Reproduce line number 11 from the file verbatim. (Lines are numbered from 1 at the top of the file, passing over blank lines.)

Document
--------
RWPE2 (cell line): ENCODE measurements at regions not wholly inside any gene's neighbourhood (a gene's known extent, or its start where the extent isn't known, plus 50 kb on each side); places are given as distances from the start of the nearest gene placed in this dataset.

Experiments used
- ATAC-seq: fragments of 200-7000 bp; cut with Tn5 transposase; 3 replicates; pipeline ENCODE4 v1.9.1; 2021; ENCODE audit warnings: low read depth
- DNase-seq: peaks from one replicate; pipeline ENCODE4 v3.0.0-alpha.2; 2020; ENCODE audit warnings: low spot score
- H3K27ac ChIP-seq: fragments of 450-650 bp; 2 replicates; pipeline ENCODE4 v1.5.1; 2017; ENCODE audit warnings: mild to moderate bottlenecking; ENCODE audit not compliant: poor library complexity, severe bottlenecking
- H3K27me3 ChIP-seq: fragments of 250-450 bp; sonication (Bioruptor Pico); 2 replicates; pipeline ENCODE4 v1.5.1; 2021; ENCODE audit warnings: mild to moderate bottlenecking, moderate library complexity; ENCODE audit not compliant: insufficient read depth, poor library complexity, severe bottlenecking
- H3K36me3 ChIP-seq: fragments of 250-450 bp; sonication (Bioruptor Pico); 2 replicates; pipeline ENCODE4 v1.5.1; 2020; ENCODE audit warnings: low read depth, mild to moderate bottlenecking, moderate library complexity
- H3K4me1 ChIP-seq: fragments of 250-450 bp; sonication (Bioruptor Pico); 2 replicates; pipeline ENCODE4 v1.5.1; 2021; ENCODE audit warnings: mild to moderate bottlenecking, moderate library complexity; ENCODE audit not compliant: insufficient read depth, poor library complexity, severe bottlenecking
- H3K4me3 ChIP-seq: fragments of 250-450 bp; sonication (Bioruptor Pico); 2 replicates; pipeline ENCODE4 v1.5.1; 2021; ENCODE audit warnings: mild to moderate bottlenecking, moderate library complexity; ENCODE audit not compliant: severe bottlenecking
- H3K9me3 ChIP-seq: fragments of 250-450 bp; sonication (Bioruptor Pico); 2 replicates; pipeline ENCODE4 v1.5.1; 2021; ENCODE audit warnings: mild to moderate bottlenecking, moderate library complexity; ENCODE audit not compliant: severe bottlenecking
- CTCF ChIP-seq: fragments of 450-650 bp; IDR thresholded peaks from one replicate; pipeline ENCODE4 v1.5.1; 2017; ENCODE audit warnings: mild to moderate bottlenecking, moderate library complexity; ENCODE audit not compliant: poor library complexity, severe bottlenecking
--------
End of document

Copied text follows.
- CTCF ChIP-seq: fragments of 450-650 bp; IDR thresholded peaks from one replicate; pipeline ENCODE4 v1.5.1; 2017; ENCODE audit warnings: mild to moderate bottlenecking, moderate library complexity; ENCODE audit not compliant: poor library complexity, severe bottlenecking